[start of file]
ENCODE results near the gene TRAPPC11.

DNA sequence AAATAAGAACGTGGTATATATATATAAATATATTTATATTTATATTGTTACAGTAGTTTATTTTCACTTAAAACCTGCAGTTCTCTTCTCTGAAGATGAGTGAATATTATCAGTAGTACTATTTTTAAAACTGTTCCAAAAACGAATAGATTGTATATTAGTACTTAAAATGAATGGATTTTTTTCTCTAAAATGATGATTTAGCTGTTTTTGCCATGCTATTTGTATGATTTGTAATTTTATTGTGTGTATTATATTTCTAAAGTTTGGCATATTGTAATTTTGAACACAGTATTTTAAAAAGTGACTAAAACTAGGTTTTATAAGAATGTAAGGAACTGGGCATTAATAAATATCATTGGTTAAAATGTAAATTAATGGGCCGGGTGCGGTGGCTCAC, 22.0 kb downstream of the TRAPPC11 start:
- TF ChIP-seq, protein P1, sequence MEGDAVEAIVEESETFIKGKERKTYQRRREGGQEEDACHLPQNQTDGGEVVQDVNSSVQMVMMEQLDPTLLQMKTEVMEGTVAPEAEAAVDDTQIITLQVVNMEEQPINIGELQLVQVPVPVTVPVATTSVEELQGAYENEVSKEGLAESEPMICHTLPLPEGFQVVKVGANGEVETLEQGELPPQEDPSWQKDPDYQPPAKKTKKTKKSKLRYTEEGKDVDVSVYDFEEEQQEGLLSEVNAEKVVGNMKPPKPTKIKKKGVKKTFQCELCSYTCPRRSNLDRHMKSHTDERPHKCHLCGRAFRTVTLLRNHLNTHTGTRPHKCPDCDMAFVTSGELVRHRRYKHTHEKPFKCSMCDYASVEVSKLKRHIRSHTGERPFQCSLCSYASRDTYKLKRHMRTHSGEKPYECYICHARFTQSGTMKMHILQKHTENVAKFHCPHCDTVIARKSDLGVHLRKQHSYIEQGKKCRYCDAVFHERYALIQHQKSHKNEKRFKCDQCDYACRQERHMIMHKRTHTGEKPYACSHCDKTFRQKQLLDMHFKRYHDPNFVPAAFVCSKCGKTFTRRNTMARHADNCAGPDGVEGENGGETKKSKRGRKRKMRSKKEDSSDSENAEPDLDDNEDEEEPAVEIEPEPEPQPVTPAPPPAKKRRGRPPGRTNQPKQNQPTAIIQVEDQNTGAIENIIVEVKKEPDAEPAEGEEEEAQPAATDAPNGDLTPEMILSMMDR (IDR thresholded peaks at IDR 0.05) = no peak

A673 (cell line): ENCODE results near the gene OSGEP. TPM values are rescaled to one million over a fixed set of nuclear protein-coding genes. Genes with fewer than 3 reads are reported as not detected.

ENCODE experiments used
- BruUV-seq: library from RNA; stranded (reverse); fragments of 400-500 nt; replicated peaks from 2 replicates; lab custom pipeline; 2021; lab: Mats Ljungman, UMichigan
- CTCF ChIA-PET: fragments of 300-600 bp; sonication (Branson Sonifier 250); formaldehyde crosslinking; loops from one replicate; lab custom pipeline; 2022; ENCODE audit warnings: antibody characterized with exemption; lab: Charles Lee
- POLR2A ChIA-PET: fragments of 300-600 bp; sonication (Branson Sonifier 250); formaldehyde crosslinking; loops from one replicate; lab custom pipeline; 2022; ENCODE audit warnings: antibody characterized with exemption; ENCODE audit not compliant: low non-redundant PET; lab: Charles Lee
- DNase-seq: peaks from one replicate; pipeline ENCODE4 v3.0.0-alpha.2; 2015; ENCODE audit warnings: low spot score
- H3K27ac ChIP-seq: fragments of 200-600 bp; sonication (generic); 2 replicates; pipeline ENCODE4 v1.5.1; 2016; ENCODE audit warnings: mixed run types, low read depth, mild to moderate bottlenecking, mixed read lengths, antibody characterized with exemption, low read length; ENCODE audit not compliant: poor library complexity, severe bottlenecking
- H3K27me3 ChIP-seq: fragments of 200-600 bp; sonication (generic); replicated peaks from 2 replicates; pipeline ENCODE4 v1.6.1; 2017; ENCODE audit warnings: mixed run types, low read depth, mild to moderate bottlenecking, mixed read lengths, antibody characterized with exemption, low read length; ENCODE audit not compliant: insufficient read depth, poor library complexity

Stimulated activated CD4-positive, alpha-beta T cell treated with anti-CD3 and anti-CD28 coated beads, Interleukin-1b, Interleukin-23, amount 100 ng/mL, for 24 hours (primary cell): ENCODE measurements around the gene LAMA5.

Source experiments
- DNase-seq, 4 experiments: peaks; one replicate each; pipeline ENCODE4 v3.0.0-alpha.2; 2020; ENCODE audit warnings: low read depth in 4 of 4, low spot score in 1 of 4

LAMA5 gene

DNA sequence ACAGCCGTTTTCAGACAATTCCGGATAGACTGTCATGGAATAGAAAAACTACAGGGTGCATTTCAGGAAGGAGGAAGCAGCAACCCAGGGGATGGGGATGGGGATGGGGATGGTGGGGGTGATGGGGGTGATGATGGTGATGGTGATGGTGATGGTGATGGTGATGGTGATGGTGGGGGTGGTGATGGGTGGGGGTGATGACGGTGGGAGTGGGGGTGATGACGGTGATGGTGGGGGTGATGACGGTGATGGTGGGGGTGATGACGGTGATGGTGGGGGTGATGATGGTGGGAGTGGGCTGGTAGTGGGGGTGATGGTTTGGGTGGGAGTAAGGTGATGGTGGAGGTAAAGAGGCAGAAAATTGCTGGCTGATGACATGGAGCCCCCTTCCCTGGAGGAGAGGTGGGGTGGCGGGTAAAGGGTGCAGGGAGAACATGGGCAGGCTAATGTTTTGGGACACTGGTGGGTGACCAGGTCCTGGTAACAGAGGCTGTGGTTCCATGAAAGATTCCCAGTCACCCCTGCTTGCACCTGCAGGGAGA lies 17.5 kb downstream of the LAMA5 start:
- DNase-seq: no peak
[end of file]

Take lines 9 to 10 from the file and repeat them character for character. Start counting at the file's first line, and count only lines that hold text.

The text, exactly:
- DNase-seq: peaks from one replicate; pipeline ENCODE4 v3.0.0-alpha.2; 2015; ENCODE audit warnings: low spot score
- H3K27ac ChIP-seq: fragments of 200-600 bp; sonication (generic); 2 replicates; pipeline ENCODE4 v1.5.1; 2016; ENCODE audit warnings: mixed run types, low read depth, mild to moderate bottlenecking, mixed read lengths, antibody characterized with exemption, low read length; ENCODE audit not compliant: poor library complexity, severe bottlenecking